Parents hold vigil as district revises policy on bullying Schools & Kids, posted by Editor, Palo Alto Online, on Feb 12, 2013 at 10:21 am
About two dozen parents and children from the Palo Alto school district stood in a candlelight vigil Monday night, calling for stronger policies to address bullying. School officials have been analyzing survey data on bullying, the results of which will be presented tonight, Tuesday, Feb. 12, to the Board of Education.
Read the full story here Web Link posted Tuesday, February 12, 2013, 9:50 AM
Posted by Sheesh, a member of the Palo Alto High School community, on Feb 12, 2013 at 12:59 pm
Mohammed: It is a shame that our students can't defend themselves. I just tell my kids to defend themselves if they must, even if they risk suspension. It's not good for a child's self-esteem to have to be a doormat. I don't advise this for high school students, however because the colleges can find out. When we lived out-of-state, the principal didn't help us (we are minorities amongst Caucasians) so I had to tell my elementary/preschool children to fight back. My son shoved a child against the lockers and the other child apologized for 4 days and the group never bothered him again. Sometimes, as in your situation, physical force is necessary as a last resort.
Posted by Michele Dauber, a resident of the Barron Park neighborhood, on Feb 12, 2013 at 2:07 pm
Having your children resort to violent self-help to escape from bullying is a sign that our district has failed leadership, failed oversight, failed or nonexistent policies, and no accountability. If your child attends a school -- a wealthy, suburban, well-funded, high-achieving school with resources literally to spare [we currently have a budget surplus] and yet you are telling them that they have to fight to defend themselves like they are in a bad prison movie from the 1970s then it is past time to get new leadership.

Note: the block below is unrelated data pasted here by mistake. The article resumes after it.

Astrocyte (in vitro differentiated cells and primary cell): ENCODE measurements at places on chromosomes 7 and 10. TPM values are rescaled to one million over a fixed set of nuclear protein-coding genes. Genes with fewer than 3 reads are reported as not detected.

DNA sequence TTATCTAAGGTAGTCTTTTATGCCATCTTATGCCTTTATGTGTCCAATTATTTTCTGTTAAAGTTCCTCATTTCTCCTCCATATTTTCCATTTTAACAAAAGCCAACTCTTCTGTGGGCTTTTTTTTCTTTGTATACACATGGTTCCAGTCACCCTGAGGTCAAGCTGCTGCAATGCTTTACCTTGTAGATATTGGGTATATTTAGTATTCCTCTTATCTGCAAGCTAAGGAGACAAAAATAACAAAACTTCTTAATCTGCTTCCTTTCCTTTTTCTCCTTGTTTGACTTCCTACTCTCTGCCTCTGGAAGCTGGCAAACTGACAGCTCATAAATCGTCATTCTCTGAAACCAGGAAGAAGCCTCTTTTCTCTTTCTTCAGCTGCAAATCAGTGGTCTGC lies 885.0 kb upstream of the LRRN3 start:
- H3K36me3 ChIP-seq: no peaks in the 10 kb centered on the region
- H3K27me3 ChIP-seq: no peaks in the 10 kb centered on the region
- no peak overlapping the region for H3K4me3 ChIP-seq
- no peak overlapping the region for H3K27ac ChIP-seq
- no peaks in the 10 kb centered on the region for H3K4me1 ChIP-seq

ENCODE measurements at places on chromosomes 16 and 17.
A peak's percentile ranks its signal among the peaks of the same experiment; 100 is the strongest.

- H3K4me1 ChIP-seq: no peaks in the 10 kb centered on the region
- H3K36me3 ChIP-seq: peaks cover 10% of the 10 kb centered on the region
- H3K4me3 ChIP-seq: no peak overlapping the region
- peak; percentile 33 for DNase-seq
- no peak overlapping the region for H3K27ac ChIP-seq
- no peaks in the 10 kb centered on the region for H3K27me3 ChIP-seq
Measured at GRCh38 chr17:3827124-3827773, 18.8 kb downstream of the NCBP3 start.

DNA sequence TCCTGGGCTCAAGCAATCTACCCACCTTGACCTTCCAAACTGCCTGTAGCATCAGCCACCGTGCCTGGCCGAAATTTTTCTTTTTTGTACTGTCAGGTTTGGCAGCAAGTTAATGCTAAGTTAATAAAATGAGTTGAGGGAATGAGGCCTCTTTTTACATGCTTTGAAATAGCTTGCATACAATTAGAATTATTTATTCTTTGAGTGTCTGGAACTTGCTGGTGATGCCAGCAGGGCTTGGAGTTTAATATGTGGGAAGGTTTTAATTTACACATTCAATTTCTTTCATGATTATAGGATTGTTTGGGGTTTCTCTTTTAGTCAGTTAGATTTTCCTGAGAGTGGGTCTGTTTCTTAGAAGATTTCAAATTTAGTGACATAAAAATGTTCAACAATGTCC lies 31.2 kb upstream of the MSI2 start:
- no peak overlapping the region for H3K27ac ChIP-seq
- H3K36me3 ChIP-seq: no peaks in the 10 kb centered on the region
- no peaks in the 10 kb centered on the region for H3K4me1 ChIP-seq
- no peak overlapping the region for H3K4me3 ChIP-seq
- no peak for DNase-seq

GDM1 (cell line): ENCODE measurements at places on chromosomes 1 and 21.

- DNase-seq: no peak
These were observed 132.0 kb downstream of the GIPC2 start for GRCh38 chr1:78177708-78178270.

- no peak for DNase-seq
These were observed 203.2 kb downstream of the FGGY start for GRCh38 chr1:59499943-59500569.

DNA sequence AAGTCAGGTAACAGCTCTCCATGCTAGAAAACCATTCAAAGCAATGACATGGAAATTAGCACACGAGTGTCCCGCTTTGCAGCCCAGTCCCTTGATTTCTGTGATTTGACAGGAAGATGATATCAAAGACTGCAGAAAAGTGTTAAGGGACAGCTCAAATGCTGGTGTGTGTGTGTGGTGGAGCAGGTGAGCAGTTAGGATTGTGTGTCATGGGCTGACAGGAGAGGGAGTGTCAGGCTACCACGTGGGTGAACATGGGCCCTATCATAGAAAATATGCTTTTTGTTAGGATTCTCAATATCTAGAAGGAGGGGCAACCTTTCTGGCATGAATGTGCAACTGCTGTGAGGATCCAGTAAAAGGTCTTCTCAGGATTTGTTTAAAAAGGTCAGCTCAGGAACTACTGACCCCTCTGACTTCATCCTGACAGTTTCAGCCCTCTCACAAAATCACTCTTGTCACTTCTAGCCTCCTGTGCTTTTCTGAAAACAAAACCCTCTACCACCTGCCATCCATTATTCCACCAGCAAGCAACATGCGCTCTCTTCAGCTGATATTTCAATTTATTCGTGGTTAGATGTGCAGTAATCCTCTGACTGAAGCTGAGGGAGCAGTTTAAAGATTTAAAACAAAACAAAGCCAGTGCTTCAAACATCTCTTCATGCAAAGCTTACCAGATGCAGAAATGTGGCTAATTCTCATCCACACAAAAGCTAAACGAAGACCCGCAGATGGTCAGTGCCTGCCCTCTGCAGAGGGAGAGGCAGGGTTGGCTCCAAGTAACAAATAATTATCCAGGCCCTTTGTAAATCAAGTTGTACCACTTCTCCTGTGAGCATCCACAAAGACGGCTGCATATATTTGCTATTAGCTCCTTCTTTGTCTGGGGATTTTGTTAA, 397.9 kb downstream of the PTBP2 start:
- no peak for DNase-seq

While it may be a small proportion of students who are being bullied, the fact that they are disproportionately disabled is pitiful and immoral as well as illegal.
Posted by Cheese is Rice, a resident of the Embarcadero Oaks/Leland neighborhood, on Feb 12, 2013 at 2:28 pm
I was there, too, and noticed that Skelly was stand-offish and not volunteering anything. The papers today mentioned only one child being bullied. We all no there are far more, and that many kids in a self-written survey will not admit to being bullied. Parents are often the last to know.
The subject of the child who committed suicide because of bullying should have been brought up, too.
Nor did anyone bring up the subject of Asian middle school boys harassing Caucasian middle school girls with fair coloring.
Posted by anonymous, a resident of Another Palo Alto neighborhood, on Feb 12, 2013 at 6:49 pm
I don't understand how the survey has anything to do with bullying. We feel safe here in Palo Alto, AND my child was bullied for years in elementary school by kids who were notorious bullies, despite numerous complaints to school officials. I taught my child to stand up but the bullying was mainly social and verbal.